Extraction of fatty oil:

The fatty oil sample was extracted by using extraction method by using 40- 600 C. pet ether as solvent from crushed (essential oil and moisture free) sample in a glass Sox let apparatus as following.

Soxh let extraction for collection of fatty oil.

The residue obtained after steam distillation of sample taken in a thimble, which was prepared by filter paper. Then the definite amount of moisture and essential oil free sample in thimble was placed in the Sox let apparatus unit and extraction was carried out with 40°- 60° c. petroleum ether for 30 hrs. in a water bath at 80°C-90°C.

Purification of fatty oil:

The fatty oil in the solvent obtained from the sox let unit was filtered to remove impure materials. The filtrate containing the fatty oil was distilled at low temperature on the water both. Thus the solvent was removed from the mixture. The trace amount of solvent remained in the fatty oil was eliminated by using high vacuum.Then dried in an oven at 80°C. And cooled in desiccators and weighed. By this process the purified fatty oil was obtained for further characterization.

Calculation method:

Ihe percentage of the fatty oil content was calculated by the following formula:

The percentage of the fatty oil obtained =   x 100

Weight of sample taken= W1 g

Weight of fatty oil extractracted= W2 g

 % of fatty oil=  x 100

Table : Fatty oil contents of Zingiber officinale Roscoe (Ginger):

Sample collected from

Weight of sample, (W1) g

 

Weight of fatty oil

collected,

(W2) g

% of fatty oil,

´ 100

China Ginger

114.056

0.99

0.867

Chittagong Ginger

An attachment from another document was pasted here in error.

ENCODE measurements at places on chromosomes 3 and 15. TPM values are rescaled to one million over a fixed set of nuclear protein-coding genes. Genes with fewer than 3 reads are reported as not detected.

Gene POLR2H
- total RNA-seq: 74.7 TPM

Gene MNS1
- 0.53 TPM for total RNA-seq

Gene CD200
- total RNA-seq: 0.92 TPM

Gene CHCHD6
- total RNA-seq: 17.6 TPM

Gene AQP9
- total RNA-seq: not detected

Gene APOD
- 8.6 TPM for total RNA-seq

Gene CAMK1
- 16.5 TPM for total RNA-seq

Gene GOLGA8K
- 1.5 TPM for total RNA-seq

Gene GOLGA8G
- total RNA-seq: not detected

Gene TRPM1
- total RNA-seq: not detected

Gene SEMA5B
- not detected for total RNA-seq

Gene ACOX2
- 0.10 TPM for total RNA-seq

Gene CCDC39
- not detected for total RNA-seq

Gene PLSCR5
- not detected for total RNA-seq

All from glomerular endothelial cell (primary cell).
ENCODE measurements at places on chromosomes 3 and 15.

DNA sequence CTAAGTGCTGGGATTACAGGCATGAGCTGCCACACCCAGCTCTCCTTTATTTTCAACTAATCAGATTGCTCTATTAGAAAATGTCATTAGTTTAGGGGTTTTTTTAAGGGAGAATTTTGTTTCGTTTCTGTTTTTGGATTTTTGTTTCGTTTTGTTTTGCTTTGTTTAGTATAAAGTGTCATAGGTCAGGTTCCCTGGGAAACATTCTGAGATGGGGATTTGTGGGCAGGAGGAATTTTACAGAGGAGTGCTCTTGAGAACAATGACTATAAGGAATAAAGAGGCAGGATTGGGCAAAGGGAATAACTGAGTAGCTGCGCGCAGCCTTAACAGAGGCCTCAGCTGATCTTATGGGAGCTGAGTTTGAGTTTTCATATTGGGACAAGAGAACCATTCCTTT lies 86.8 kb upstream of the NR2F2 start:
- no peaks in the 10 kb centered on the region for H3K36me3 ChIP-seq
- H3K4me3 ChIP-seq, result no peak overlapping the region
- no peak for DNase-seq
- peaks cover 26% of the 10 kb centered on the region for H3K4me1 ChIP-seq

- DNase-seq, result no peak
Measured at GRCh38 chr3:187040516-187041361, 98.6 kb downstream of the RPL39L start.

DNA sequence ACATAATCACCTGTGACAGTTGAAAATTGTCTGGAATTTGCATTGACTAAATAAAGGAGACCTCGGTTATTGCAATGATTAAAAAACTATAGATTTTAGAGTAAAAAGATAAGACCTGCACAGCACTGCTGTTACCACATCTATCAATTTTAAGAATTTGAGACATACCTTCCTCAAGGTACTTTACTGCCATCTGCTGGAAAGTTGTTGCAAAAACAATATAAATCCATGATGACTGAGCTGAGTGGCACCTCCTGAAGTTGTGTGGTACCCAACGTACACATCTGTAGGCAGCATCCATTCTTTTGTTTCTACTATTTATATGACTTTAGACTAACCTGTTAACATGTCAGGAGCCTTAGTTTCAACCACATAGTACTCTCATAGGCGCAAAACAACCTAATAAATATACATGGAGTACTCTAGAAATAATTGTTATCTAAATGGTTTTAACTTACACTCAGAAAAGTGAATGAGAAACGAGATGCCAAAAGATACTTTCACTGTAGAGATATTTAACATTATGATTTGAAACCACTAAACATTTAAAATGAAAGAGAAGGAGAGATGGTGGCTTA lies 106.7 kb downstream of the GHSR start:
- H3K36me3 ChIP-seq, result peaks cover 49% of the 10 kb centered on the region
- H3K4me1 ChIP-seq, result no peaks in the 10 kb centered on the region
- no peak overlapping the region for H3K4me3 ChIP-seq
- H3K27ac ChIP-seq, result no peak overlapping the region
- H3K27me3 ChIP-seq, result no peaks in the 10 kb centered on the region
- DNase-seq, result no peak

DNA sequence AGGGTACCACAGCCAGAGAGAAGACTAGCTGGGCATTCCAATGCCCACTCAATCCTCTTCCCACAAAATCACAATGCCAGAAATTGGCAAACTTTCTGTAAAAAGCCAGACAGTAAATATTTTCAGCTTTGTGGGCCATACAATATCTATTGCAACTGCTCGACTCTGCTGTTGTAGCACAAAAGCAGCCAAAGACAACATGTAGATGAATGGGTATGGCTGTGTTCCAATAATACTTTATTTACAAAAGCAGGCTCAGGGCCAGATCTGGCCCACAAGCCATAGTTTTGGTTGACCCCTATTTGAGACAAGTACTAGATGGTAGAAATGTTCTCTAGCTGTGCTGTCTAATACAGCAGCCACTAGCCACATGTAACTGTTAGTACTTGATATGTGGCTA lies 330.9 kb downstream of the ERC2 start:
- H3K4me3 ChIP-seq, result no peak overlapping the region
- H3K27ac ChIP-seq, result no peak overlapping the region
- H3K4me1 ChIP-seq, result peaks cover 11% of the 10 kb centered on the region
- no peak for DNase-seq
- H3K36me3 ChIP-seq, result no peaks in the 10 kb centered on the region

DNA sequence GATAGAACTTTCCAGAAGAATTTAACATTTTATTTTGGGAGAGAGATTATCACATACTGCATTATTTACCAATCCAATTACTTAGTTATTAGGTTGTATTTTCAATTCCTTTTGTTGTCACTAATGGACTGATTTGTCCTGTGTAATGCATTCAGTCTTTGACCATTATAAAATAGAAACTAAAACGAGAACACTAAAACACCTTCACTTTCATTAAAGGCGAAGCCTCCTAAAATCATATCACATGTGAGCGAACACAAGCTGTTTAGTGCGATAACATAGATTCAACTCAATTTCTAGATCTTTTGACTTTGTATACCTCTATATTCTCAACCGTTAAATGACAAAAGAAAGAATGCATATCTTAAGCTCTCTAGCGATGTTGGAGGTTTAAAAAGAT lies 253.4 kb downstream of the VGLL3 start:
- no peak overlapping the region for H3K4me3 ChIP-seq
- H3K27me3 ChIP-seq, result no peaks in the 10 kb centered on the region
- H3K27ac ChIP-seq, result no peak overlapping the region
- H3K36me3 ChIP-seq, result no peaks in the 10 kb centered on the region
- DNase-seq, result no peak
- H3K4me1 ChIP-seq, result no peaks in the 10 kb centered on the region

134.82

2.68

1.98

Procedure for determination of Sp. Gravity (Pycnometer method):

The pycnometer was cleaned by filling it with a saturated solution of chromium trioxide in Conc. sulphuric acid (H2SO4) and allowed it to stand for at least three hours. The solution was removed from the pycnometer and rinsed with distilled water. Then it was dried completely and it was permitted to stand for 30 minutes.

Then the empty pycnometer was weighed accurately by an electronic balance and it was filled with distilled water up to the mark and weighed. The pycnorneter was then dried and filled with sample oil to the previous mark and weighed again.

The specific gravity of the essential oil was calculated by the following formula.

Calculation method:

Weight of empty pycnometer= W

Weight of pycnometer + water= W1

Weight of water= W1-W

Weight of pycnometer + sample oil = W2

Weight of sample oil= W2-W

Room temperature q°C= 30°C

Density of water at 30°C temp., D0°C = 0.99567

Specific Gravity = ´ density of water

                                    = ´ Dq°C

Table : Specific Gravity of fatty oil:

 

Sample collected from

 

Weight of sample,

(W2-W) g

Weight of water,

(W1-W) g

 

Specific Gravity,  ´ Dq°C

China Ginger

1.84

1.067

0.935

Chittagong Ginger

0.15

1.067

              0.939

Determination of Refractive Index [ht°C]:

The refractive index [h] of a substance is the ratio of the speed of light in a vacuum to

the speed of light in the substance. The index of refraction of oils is characteristics

within certain limits for each kind of oil. It is related to the degree of saturation but is affected by other factors such as free fatty acid content oxidation and heat treatment.This method is applicable to all normal oils and liquid fats.

The following general rules can be outlined regarding the index of refraction:

  • It increases together with the increase of molecular weight of the fatty acid.
  •  It increases together with the increase of number of existing double bonds.
  • For any simple glyceride it is higher than that of the corresponding fatty acids or   oil.
  • It increases when temperature increases by about 0.00038/°C.

Principle:

The refractive index [h] of a substance is defined as the ratio of the velocity of light in

vacuum or air to that in the substance:

When a ray of light passes from air into a liquid it’s

direction is changed. This change of direction is called refraction.